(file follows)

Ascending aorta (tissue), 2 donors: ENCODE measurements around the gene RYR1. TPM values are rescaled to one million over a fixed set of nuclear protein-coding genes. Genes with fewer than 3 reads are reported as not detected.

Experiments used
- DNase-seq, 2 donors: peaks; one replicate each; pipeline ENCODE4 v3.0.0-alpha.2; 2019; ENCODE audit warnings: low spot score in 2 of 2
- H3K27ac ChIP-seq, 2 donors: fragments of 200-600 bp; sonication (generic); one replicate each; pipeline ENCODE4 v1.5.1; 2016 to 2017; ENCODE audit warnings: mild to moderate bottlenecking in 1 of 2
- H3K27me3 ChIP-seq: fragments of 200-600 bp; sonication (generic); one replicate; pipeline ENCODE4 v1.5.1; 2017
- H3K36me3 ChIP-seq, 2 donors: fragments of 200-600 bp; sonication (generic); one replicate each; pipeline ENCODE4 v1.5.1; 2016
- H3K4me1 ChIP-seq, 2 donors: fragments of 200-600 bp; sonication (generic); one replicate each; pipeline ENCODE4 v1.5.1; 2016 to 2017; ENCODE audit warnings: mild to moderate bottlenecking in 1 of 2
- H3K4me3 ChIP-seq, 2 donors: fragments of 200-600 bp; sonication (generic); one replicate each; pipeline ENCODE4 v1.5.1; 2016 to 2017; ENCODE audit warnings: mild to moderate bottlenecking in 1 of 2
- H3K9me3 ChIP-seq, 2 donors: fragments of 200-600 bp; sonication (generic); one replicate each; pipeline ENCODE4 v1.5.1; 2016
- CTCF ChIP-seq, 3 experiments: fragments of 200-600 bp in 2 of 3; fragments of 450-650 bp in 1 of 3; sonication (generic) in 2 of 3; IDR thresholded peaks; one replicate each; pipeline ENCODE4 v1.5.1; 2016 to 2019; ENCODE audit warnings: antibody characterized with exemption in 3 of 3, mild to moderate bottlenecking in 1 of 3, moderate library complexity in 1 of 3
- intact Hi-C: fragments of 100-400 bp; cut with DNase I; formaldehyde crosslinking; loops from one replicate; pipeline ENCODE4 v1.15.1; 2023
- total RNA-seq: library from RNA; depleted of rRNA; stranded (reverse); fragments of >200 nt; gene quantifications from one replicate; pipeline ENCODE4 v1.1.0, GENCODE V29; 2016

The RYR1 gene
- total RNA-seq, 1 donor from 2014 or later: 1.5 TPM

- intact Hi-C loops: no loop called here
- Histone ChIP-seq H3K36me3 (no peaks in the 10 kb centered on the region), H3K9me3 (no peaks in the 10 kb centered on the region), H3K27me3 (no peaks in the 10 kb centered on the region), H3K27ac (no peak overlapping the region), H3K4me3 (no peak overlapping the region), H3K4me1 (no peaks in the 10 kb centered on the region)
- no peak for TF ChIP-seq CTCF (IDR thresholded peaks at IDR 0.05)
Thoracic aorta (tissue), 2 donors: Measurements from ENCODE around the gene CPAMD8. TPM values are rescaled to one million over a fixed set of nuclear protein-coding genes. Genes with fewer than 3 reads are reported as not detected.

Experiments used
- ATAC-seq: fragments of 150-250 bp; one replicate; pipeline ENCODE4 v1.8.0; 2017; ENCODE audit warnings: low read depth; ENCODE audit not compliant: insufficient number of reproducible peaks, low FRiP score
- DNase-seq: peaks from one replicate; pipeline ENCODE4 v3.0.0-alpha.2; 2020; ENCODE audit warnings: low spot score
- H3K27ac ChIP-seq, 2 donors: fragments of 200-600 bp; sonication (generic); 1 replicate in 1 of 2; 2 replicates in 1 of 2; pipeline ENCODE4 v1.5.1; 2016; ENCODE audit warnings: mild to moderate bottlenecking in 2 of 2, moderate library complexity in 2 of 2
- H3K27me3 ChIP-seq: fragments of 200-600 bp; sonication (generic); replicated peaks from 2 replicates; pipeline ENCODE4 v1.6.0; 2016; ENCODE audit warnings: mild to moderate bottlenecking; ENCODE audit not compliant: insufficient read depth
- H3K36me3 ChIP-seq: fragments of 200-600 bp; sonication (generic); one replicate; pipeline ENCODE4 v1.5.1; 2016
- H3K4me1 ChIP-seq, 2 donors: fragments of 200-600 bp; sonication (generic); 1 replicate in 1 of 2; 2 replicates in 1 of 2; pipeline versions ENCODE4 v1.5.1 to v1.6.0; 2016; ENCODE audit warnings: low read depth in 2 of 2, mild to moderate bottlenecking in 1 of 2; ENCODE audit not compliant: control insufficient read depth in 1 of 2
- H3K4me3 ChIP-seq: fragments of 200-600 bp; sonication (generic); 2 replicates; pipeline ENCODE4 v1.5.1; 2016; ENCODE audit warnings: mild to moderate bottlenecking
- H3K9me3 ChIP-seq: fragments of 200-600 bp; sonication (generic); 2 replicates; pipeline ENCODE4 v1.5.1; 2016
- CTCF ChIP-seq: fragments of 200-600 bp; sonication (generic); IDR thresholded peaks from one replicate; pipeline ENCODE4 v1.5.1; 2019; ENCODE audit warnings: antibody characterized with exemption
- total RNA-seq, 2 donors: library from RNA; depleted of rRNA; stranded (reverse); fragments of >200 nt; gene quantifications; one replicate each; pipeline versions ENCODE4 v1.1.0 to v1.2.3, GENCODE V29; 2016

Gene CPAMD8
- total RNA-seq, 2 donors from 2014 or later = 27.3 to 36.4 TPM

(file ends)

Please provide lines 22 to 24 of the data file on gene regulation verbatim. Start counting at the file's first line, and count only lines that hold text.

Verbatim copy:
- H3K27ac ChIP-seq, 2 donors: fragments of 200-600 bp; sonication (generic); 1 replicate in 1 of 2; 2 replicates in 1 of 2; pipeline ENCODE4 v1.5.1; 2016; ENCODE audit warnings: mild to moderate bottlenecking in 2 of 2, moderate library complexity in 2 of 2
- H3K27me3 ChIP-seq: fragments of 200-600 bp; sonication (generic); replicated peaks from 2 replicates; pipeline ENCODE4 v1.6.0; 2016; ENCODE audit warnings: mild to moderate bottlenecking; ENCODE audit not compliant: insufficient read depth
- H3K36me3 ChIP-seq: fragments of 200-600 bp; sonication (generic); one replicate; pipeline ENCODE4 v1.5.1; 2016